Archaeology Magazine Archive

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Dirtraker Volume 60 Number 5, September/October 2007
by Keith Kloor

Using the tools of an investigative journalist, archaeologist Jerry Spangler is on a crusade to save sites on public land.

[image] Archaeologist Jerry Spangler stands by a rock-art site in Utah's Nine Mile Canyon, named after a 9-mile triangulation on a map from the 1869 expedition of explorer John Wesley Powell. (Steve Howe)

Four rows of bright red triangles connect on the rock face above our heads. "Maybe it's a form of counting how many bushels of corn they had," speculates my guide, archaeologist Jerry Spangler. The triangles, he explains, are commonly found around prehistoric food-storage sites in this part of the Southwest. Then again, the shapes could also be a clan symbol, or some other message. We are exploring an unnamed, sparsely visited side canyon in the rugged backcountry of Utah's Nine Mile Canyon.


Off-road vehicle tracks cut straight through an open-air site in southern Utah. Each flag represents an artifact found by Spangler's team. (BJ Nicholls)

Spangler, a newspaper reporter-turned archaeologist, spent three days showing me around Nine Mile Canyon, often referred to as the world's "longest art gallery." Its towering walls are covered with North America's largest concentration of petroglyphs and pictographs. Estimated to contain some 10,000 rock-art sites with hundreds of thousands of images, Nine Mile--actually 80 miles long--was once an outdoor canvas for the Fremont people. For nearly a millennium these nomadic farmer-foragers lived mostly in Utah before disappearing around a.d. 1300, leaving behind renderings of bighorn sheep, hunters with spears, bizarre abstract designs, and figures with triangular bodies, splayed hands, and bucket-heads. Much of this archaeologically significant stretch of central Utah's red-rock wilderness is owned by the federal government. It is managed by the U.S. Bureau of Land Management (BLM), which is the steward of both its archaeological heritage and its abundant natural gas deposits, estimated to be worth some $2.5 billion. At the time of my visit in the summer of 2005, BLM's dual missions--both to protect and exploit the land it oversees--were coming into stark conflict in the canyon. It was not a pretty sight.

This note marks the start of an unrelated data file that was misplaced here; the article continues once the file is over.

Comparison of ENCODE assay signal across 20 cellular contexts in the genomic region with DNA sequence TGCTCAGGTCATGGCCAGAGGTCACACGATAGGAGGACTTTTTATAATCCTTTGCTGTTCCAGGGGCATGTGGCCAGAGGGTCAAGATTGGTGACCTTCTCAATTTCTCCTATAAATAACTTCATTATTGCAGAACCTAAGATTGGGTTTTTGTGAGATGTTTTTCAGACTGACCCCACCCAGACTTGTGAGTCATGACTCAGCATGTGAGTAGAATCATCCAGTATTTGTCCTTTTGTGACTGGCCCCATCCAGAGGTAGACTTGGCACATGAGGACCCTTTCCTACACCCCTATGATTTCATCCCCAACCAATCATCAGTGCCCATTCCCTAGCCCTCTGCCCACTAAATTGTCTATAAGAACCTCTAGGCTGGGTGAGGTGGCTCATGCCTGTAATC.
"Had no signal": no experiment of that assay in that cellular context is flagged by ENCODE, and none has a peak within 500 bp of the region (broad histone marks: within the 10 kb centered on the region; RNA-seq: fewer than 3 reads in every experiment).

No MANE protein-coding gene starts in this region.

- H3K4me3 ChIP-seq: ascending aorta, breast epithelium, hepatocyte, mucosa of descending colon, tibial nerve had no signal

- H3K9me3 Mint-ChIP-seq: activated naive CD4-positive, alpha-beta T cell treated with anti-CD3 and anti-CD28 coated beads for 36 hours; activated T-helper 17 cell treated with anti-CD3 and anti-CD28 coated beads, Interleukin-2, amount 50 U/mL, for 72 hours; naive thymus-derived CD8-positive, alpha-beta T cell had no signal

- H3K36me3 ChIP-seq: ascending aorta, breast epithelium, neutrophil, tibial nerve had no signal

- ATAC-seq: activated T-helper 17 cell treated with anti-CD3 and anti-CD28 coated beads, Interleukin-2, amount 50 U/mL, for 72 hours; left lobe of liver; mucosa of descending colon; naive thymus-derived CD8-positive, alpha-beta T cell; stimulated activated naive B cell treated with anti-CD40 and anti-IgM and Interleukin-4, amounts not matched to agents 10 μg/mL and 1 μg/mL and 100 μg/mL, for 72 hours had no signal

My first day there, we were driving along Nine Mile Road, which cuts through the heart of the canyon, when Spangler pulled over to allow a gas truck to speed ahead. The driver thanked us with a blinding, hundred-foot-long cloud of dust. Many of the most important rock-art panels happen to be accessible right off what is now an industrial thruway.

Few people know their way around Nine Mile Canyon better than Spangler. He's been studying the archaeology here since the early 1990s, first for his master's thesis, then for a book about the canyon's cultural history, titled Horned Snakes and Axle Grease, cowritten with his wife, Donna Spangler. Few scientists possess his people skills, muckraking instincts, and sustained outrage--qualities that Spangler honed as a journalist and is now putting to good use as a crusading archaeologist. Recently, he founded the Colorado Plateau Archaeological Alliance (CPAA), a nonprofit organization that brings together a diverse group of scientists, environmentalists, and industry representatives who work to preserve archaeological sites on public lands facing threats from energy developers and off-road vehicles (ORVs). If his group is successful, they could change the way sites are protected in the Southwest.

Keith Kloor is a senior editor at Audubon magazine.

© 2007 by the Archaeological Institute of America